Posted: Monday 10 February 2020, 09:00
Derbyshire Fire & Rescue Service was honoured to welcome William Burlington, the High Sheriff of Derbyshire, to the Service last week, when he paid us a visit to gain a greater understanding of our work.
Chief Fire Officer/Chief Executive (CFO) Gavin Tomlinson welcomed the High Sheriff to the Service’s joint police and fire headquarters based in Ripley, giving an insight into the wide range of work carried out across the Service and in collaboration with partners.
After meeting with the Chief and members of the Service’s Strategic Leadership Team, it was off to the Joint Training Centre (JTC).
Station Manager Colin Winterbottom was the High Sheriffs host at the JTC, where the first port of call was our XVR Virtual Reality training suite. The XVR system allows us to create virtual environments for incident command training for Firefighters and Officers, in a variety of fire and rescue scenarios. The High Sheriff was particularly interested in this system and was even open to the idea of us using his own residence, Chatsworth House, in a future virtual training scenario.
Moving through the JTC the High Sheriff was introduced to our latest Wholetime Trainee Firefighters from course 107 (the Service currently has both Wholetime and On-Call Firefighters in training). The trainees were learning about ‘Biker Down’, a road safety initiative delivered to bikers, in partnership with the police, which aims to reduce the number of people killed or seriously injured on Derbyshire’s roads. Members of the Service’s prevention team were ensuring the trainees understood the importance of biker education and why, when you consider 40% of all road accidents are motorbike related, yet motorbikes only make up 1% of all road users, it is so important.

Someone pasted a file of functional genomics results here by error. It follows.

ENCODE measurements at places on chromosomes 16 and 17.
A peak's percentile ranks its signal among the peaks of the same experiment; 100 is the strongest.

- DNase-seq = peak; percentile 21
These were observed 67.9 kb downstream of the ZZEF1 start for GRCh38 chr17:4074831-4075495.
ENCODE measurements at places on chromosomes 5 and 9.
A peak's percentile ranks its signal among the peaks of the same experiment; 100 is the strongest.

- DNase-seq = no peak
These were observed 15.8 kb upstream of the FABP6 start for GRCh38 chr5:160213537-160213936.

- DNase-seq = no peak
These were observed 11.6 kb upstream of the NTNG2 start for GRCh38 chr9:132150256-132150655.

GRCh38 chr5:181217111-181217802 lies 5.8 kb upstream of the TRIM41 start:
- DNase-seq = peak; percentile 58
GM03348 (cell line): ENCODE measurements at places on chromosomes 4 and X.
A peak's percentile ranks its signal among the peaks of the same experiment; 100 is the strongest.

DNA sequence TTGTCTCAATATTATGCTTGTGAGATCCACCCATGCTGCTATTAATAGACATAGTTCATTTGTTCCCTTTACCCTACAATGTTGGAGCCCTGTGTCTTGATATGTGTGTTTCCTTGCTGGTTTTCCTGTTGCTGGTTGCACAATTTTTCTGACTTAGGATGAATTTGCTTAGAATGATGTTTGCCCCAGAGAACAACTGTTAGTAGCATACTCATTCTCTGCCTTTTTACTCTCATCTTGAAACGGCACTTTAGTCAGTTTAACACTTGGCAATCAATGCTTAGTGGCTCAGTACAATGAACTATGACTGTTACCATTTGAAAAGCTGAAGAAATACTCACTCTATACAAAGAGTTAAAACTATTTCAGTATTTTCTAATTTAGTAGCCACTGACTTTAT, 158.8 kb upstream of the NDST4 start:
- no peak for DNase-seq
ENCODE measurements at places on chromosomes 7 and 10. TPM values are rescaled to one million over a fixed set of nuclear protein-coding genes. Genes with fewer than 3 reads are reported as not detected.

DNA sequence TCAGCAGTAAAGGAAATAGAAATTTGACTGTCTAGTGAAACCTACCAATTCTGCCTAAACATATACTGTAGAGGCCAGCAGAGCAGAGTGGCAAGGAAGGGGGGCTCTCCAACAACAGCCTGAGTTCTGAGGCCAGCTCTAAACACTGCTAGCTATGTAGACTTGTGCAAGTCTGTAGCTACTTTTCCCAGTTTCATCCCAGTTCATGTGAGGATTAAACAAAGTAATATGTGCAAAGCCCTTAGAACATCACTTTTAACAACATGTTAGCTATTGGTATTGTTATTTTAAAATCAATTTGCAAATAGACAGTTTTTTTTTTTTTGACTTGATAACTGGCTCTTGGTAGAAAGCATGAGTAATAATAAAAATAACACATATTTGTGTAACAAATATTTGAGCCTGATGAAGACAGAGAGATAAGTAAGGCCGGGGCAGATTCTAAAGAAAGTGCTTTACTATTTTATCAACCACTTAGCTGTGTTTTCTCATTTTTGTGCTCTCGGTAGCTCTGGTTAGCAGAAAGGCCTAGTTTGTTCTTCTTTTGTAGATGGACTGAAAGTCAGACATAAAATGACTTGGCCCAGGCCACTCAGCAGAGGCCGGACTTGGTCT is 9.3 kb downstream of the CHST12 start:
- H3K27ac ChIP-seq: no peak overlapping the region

Next it was to breathing apparatus, more commonly referred to as BA, is the equipment worn by Firefighters to protect them from smoke inhalation. The true realisation of what it means to be a Firefighter wearing BA came as the High Sheriff asked to be kitted up to experience the weight of the equipment and the impact on sight and sound.
Speaking after his BA experience, the High Sheriff commented that it was truly humbling and “to everyone who has had to use this kit in an emergency situation, I salute you”.
Ascot Drive Fire Station was the final venue for the High Sheriffs visit. Accompanied by Group Manager Dean Gazzard, the High Sheriff met some of the Service’s control room operators who answer emergency calls for Derbyshire and Nottinghamshire. He also had the chance to listen to some of the emergency calls received by the Service.
Next it was up, up and away as the High Sheriff got an aerial view of the city from the lofty heights of one of the Service’s Aerial Ladder Platforms (ALP).
The ALP extends to 34ft high and to our surprise the High Sheriff was up for the challenge of a lift to the top. Taking full advantage of the clear skies, the High Sheriff signed off his visit with an eye watering video of his view as the ALP extended to its full height
It was a pleasure to host the High Sheriff and great to see the real passion and interest he had for our work to Make Derbyshire Safer Together.